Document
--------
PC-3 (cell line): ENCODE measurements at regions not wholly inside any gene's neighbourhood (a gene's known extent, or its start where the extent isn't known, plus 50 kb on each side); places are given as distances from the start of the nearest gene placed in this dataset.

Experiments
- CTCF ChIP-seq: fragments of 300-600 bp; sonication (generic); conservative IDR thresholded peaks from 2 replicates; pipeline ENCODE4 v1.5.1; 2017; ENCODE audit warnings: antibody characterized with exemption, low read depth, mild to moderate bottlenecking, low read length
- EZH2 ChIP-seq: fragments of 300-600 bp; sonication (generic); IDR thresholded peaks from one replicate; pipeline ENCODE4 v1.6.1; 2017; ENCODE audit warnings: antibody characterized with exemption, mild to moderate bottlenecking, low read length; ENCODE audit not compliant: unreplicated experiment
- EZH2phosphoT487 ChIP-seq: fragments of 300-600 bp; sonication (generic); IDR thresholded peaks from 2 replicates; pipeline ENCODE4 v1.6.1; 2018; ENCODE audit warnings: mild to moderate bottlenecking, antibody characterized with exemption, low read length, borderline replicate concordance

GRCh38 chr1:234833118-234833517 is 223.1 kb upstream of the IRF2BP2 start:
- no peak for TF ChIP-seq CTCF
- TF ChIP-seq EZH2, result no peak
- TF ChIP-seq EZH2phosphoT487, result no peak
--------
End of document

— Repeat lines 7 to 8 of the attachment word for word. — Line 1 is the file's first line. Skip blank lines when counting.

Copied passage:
- no peak for TF ChIP-seq CTCF
- TF ChIP-seq EZH2, result no peak